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September 23, 2009
October 02, 2009
If you have a high schooler at home, are a high school student yourself, or graduated from high school, you know these acronyms: SAT and ACT. These are, of course, the standardized tests juniors and seniors take in order to apply to college. In Ohio, over 92,000 college-seeking students took the ACT exam during the 2011-12 school year. Recently, ACT, Inc., the Iowa-based company that administers the exam, reported national and state-by-state results for the ACT test.
Ohio’s 2012 results, which can be found here, show that Buckeye State high-school students slightly outperformed their national peers in all tested subjects (English, reading, math, and science). The percent of Ohio students reaching the ACT benchmarks outpaced the national percentage by three (science) to six (reading) percentage points. Ohio’s ACT results, therefore, seem to correspond well to its NAEP results—another nationally administered exam—which also indicate that Ohio students do slightly better than the national average.
While Ohio’s above-average performance on ACT exams may trigger small celebrations, a closer examination of the data should cause concern. The more-rigorous Common Core academic standards in English language arts and math and its aligned assessment, the PARCC exam for Ohio, will arrive in the 2014-15 school year. If the PARCC exams mirror the ACT exams in content and difficulty—a strong possibility—Ohio may be in for a rude awakening when it reports how many of its students “pass” the PARCC exam.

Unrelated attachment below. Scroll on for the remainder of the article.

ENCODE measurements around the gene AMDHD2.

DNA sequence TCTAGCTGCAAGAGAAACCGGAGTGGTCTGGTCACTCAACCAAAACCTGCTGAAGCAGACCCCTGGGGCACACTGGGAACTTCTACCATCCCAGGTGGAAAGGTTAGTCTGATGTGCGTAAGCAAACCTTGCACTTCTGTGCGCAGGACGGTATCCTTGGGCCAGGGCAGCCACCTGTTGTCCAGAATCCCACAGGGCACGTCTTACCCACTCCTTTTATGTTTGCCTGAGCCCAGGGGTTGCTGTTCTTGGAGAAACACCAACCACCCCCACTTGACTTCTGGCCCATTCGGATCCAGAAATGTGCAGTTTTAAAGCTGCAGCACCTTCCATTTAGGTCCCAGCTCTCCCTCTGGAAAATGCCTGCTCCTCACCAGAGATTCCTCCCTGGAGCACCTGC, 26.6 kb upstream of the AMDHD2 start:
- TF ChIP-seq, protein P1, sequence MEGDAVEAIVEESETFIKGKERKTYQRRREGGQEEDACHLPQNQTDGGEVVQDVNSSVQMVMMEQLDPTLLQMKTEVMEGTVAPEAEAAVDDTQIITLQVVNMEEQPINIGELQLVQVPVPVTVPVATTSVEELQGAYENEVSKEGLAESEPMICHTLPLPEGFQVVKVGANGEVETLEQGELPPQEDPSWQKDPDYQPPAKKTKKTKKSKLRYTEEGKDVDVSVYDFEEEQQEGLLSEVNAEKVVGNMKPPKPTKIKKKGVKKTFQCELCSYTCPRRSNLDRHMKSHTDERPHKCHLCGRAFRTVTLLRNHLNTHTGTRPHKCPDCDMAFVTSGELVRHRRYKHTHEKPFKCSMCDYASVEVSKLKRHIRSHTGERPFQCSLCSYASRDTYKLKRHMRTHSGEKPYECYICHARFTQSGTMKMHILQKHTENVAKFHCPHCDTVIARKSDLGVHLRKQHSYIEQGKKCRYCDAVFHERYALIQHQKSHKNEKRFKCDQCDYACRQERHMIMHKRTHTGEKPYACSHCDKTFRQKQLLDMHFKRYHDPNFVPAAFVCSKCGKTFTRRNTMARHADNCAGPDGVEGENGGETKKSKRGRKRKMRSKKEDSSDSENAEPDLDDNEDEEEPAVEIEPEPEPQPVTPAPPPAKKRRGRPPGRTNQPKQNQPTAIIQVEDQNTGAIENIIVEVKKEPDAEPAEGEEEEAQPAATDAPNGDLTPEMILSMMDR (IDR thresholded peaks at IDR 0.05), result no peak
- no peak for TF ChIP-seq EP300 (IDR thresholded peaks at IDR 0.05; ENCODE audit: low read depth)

For example, of Ohio’s ACT test takers, only 49 percent reached the ACT benchmark in math and 58 percent in reading. Therefore, if we consider the ACT test results as a proxy for the PARCC, Ohio’s eleventh-grade pass rate would fall a staggering 34 points in reading and 43 points in math, using its 2010-11 pass rate as the baseline.
Anyone with an interest in Ohio education should read through the ACT results. They shed light on how well Ohio does compared to peers across the country. And even more importantly, the ACT results shed some light on Ohio’s future under the Common Core and its aligned assessment, the PARCC exam. If the ACT is a reliable crystal ball for Ohio’s future under the PARCC, Ohio educators have a long way to go to prepare more students for the academic standards and exams of the future.
Ohio: The Condition of College & Career Readiness, 2012